The dust in our homes and the air we breathe harbor a complex stew of chemicals. Some, like oxygen, sustain life. Others are pollution stemming from things like car exhaust or from tiny scraps of household products. A pair of new studies adds a level of much-needed detail about exactly how widespread such toxic exposures can be.
A new analysis, published Wednesday in Environmental Science Technology, reaffirmed that consumer product chemicals including phthalates, phenols and flame retardants are ubiquitous components of household dust. These substances are present at such high levels that researchers say it is likely we are inhaling and accidentally eating small amounts of these chemicals every day, although we don’t yet know whether this level of exposure is enough to do harm.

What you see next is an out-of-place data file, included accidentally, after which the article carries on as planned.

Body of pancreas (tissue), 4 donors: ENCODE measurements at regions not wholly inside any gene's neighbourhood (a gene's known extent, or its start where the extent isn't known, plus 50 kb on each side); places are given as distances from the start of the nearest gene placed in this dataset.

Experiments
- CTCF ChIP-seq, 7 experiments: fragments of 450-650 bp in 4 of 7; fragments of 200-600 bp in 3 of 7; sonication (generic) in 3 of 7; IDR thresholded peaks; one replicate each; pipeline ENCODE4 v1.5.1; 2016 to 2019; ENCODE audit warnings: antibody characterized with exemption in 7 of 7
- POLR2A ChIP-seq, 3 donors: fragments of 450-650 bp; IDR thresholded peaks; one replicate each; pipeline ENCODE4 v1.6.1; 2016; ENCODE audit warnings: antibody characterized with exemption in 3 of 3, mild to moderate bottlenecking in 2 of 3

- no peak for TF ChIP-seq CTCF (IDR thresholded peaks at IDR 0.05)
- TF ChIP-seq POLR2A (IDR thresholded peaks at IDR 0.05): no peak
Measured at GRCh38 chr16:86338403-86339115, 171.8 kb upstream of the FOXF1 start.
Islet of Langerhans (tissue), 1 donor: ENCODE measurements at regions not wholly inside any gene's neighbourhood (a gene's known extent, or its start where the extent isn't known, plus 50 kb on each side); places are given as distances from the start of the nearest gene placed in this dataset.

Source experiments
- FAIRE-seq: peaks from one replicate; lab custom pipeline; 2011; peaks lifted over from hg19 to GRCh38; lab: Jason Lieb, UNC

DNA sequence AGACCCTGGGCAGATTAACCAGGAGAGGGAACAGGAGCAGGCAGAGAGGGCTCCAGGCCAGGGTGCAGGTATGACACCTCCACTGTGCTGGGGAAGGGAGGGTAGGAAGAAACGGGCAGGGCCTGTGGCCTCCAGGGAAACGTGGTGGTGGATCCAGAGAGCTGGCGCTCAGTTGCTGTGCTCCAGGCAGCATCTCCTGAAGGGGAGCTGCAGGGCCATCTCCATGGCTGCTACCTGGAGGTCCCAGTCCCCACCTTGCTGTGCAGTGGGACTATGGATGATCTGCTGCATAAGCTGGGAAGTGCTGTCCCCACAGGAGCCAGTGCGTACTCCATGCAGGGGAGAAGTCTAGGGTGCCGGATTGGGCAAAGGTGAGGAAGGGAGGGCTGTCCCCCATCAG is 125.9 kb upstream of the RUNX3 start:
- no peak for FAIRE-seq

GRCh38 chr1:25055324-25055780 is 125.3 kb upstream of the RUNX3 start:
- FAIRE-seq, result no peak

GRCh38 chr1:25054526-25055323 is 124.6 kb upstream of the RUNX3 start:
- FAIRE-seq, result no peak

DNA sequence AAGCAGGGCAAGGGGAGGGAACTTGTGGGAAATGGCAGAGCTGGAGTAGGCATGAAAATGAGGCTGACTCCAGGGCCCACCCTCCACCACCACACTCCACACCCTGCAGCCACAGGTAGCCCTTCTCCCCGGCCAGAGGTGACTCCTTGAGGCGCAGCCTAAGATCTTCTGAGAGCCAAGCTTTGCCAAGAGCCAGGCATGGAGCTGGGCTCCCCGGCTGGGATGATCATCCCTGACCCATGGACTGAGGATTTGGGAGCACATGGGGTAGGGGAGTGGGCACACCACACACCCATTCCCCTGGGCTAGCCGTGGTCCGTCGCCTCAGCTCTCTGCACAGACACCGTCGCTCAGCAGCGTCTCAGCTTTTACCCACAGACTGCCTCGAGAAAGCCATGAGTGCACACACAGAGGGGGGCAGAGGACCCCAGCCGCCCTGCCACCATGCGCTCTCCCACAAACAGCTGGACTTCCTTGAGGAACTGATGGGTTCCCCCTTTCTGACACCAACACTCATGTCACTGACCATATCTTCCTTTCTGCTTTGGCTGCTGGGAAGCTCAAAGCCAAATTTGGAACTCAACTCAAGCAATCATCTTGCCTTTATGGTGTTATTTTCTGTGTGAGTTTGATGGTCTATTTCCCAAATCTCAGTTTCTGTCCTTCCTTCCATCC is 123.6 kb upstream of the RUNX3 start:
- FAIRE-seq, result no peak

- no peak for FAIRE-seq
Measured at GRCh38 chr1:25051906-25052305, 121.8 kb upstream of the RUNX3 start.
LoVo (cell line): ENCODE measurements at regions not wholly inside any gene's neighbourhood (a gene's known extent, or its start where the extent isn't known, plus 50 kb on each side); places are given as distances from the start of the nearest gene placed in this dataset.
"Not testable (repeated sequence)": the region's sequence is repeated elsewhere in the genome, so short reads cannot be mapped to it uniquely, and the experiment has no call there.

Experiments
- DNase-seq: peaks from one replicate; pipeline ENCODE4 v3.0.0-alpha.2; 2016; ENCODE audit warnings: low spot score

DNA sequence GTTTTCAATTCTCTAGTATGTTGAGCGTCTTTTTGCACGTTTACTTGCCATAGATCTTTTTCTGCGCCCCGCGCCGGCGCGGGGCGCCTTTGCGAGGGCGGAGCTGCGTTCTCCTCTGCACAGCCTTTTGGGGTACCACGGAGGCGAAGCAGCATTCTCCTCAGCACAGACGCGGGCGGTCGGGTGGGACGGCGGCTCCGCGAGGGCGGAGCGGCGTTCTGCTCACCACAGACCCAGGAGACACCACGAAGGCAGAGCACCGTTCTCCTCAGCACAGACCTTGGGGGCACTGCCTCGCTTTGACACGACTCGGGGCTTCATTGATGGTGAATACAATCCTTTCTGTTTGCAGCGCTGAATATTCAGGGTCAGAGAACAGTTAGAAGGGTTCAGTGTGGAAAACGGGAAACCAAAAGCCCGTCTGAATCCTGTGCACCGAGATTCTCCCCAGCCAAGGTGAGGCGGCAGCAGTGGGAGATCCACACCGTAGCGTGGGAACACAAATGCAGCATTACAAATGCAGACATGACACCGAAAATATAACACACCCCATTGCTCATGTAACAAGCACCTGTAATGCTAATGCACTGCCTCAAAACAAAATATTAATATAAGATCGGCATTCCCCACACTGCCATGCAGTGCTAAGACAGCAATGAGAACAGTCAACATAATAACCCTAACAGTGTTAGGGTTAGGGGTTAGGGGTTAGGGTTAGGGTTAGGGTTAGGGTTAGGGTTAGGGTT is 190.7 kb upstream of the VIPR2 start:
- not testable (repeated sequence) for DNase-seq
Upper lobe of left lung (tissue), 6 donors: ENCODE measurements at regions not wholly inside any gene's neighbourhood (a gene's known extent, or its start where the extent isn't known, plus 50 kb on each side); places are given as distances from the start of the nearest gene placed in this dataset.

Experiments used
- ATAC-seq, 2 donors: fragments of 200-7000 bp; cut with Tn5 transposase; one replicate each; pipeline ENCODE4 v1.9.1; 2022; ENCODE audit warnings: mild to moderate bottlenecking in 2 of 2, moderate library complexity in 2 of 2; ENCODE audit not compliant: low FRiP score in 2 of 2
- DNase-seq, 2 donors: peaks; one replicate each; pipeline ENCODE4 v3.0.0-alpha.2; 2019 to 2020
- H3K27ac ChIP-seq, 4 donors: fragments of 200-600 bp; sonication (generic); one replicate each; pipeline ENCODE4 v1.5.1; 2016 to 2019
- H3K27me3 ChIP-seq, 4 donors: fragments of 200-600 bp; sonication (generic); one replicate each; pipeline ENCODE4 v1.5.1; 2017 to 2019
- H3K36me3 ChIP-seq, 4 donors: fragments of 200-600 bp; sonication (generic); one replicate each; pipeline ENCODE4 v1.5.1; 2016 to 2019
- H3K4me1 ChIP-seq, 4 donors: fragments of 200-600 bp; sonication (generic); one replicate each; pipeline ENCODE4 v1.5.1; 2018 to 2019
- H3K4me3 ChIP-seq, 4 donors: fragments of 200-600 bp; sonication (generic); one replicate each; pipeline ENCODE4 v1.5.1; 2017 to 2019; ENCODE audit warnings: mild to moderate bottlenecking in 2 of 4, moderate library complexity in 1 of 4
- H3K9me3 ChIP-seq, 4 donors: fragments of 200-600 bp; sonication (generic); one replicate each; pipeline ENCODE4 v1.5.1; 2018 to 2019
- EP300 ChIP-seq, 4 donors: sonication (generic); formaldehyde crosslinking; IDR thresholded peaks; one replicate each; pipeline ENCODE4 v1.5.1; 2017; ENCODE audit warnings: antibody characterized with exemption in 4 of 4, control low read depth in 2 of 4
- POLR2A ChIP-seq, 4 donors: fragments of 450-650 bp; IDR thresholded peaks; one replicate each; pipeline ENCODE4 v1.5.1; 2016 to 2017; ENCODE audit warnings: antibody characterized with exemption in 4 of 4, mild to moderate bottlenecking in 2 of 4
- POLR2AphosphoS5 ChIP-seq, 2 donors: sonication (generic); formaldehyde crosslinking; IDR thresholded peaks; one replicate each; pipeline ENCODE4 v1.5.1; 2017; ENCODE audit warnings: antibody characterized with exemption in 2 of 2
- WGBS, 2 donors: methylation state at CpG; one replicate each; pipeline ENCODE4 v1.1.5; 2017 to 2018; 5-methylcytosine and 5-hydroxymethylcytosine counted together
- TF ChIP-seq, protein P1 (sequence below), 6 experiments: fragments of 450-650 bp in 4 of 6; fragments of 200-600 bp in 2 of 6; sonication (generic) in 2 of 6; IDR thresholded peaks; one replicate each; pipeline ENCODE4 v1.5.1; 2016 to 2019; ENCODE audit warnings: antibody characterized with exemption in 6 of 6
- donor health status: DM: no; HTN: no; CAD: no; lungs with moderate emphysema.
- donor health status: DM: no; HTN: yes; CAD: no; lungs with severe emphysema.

Such exposures occur after the chemicals flake off of products including building materials, electrical cords or perfume, says senior author Ami Zota, a professor of environmental and occupational health at The George Washington University. To better understand the scale of such exposures she and her colleagues collected the findings of 26 peer-reviewed studies and one unpublished data set on indoor dust samples from 14 states. The samples came from urban, suburban and rural settings, and included houses as well as other locations like schools and workplaces. The 10 most common chemicals in the study were found in over 90 percent of samples, which suggests they come from items present in most people’s households and communities.